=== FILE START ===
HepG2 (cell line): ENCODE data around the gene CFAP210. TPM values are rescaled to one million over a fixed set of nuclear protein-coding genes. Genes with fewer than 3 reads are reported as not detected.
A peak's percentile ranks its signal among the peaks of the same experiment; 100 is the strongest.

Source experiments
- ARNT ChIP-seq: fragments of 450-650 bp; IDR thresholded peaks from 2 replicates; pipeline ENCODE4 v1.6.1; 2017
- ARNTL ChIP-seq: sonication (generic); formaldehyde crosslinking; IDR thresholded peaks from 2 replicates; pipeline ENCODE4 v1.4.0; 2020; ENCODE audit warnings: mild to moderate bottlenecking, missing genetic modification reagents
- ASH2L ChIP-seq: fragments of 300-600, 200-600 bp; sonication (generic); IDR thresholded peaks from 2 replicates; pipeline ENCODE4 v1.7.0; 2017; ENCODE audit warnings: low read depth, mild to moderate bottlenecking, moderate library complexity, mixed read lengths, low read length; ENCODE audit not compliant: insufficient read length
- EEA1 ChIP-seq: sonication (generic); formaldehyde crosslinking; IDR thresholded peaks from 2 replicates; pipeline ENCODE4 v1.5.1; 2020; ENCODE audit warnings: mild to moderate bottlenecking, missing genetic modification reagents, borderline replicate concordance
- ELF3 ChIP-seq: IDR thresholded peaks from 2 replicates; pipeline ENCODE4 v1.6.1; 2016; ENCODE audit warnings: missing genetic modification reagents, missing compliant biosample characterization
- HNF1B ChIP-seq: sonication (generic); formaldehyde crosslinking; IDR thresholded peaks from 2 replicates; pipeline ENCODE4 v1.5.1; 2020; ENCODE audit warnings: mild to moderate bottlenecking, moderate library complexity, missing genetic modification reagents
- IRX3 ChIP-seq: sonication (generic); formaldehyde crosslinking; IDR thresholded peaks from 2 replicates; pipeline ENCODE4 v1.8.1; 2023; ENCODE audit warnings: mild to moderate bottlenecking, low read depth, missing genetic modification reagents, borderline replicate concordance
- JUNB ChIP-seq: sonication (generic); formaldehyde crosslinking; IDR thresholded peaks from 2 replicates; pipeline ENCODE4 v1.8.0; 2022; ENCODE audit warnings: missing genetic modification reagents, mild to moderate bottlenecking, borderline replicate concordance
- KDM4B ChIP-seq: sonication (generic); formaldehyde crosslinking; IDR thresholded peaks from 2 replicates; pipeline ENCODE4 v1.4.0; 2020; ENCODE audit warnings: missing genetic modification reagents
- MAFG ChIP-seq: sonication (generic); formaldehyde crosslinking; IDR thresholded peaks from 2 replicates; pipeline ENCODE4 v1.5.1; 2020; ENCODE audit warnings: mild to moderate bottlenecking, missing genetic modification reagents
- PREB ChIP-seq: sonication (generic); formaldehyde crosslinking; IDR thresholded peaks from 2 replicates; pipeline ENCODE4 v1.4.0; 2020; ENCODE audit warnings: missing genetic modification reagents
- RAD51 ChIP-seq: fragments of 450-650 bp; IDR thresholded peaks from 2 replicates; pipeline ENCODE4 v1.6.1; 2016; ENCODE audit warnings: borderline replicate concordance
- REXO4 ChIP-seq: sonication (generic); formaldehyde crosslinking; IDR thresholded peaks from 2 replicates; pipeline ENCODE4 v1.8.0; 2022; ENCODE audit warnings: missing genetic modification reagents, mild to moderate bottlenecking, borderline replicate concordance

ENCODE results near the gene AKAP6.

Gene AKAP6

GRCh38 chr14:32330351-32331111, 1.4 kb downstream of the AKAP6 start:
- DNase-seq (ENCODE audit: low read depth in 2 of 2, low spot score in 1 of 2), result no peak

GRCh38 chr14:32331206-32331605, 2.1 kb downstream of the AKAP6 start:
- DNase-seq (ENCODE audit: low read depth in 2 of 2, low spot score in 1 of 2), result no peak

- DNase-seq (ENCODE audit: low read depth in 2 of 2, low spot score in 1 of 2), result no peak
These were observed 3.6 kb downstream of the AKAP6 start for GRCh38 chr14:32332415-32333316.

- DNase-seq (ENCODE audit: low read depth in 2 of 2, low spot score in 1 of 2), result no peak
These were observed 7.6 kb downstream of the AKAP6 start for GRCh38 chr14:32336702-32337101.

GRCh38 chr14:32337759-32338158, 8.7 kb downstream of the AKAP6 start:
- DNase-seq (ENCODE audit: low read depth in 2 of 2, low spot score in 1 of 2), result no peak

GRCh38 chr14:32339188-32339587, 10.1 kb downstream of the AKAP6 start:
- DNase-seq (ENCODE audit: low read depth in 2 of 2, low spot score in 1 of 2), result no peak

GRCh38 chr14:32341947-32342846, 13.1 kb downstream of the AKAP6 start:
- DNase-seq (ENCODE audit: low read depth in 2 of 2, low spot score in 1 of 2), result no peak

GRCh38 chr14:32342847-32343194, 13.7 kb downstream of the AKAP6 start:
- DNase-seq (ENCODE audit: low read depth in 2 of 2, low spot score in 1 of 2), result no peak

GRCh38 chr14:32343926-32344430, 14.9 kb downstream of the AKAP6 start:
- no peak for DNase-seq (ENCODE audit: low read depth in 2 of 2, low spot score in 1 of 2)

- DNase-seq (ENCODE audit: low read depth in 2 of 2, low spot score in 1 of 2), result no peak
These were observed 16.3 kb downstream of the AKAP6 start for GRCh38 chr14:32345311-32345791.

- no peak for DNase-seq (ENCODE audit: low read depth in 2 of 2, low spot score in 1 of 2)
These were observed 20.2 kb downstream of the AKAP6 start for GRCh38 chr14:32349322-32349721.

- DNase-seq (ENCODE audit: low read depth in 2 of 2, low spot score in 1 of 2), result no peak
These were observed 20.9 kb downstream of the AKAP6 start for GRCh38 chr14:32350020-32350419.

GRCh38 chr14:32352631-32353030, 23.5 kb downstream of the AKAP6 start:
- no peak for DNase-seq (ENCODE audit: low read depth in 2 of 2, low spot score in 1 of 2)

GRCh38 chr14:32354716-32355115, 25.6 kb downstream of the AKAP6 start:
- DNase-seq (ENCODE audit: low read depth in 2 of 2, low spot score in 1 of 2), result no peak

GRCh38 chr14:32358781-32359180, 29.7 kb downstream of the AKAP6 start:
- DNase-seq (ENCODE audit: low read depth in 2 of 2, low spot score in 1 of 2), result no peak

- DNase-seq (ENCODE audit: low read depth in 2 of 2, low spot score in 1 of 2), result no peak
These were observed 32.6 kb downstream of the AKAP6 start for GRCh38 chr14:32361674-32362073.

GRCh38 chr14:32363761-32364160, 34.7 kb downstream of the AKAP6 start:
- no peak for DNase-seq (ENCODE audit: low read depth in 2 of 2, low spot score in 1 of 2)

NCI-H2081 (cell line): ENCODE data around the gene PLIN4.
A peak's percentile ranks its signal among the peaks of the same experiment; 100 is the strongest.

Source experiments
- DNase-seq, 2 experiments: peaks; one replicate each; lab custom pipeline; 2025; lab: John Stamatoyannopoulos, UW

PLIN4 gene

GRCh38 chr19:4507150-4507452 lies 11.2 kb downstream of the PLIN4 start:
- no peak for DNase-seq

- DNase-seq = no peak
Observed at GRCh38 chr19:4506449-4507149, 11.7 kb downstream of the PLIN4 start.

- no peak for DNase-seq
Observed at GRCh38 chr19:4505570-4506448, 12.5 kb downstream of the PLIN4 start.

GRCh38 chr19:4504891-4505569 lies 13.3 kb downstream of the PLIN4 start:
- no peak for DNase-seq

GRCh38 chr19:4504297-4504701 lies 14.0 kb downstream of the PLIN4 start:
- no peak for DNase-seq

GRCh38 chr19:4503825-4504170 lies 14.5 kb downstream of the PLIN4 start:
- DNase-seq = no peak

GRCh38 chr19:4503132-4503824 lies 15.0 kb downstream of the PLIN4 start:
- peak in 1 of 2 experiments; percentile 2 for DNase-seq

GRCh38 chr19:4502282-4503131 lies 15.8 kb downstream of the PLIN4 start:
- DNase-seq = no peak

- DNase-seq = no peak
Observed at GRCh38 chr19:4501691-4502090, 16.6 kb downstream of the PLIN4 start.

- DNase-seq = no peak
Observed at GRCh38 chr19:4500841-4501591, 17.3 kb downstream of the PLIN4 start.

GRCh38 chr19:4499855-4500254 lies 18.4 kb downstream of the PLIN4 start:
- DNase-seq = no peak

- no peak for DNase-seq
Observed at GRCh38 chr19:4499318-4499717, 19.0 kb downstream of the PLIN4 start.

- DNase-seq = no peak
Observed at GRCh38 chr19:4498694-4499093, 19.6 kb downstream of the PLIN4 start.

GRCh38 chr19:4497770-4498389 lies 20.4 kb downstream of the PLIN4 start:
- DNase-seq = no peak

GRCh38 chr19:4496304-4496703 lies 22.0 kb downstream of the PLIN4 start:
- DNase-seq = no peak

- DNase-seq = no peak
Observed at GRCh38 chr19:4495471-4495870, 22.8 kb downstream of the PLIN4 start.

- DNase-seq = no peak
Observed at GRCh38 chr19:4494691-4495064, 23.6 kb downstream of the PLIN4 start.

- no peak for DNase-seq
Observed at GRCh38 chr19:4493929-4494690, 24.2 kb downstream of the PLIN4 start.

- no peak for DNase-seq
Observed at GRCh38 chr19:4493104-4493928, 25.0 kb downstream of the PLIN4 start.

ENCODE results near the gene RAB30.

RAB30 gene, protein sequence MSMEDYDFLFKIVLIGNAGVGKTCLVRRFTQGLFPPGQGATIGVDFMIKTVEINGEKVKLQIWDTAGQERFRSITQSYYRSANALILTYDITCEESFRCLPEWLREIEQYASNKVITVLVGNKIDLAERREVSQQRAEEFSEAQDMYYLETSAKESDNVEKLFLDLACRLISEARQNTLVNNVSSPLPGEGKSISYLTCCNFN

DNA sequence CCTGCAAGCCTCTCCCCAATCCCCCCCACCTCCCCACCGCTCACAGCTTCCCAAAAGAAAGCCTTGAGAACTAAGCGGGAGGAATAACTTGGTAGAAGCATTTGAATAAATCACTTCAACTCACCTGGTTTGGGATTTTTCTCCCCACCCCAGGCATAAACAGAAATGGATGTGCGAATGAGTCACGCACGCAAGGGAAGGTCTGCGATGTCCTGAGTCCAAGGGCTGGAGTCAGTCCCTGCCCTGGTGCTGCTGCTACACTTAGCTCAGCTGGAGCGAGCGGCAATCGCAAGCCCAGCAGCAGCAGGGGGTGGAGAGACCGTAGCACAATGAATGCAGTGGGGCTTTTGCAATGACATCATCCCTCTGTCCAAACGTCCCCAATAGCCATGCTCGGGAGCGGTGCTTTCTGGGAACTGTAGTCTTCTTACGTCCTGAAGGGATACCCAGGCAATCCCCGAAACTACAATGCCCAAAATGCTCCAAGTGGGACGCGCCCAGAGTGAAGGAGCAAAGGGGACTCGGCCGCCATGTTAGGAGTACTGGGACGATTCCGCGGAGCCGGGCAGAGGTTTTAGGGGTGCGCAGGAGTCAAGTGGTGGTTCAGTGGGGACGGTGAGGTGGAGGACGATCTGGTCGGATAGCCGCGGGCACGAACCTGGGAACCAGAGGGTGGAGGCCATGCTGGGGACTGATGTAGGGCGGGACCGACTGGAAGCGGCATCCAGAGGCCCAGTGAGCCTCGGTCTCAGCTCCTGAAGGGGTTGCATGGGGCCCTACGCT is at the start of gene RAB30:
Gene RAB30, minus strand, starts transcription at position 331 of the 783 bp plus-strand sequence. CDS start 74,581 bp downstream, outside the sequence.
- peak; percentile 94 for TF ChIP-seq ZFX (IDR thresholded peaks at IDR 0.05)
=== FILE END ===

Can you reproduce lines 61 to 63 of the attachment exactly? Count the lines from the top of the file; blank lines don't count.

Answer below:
Observed at GRCh38 chr19:4506449-4507149, 11.7 kb downstream of the PLIN4 start.

- no peak for DNase-seq
Observed at GRCh38 chr19:4505570-4506448, 12.5 kb downstream of the PLIN4 start.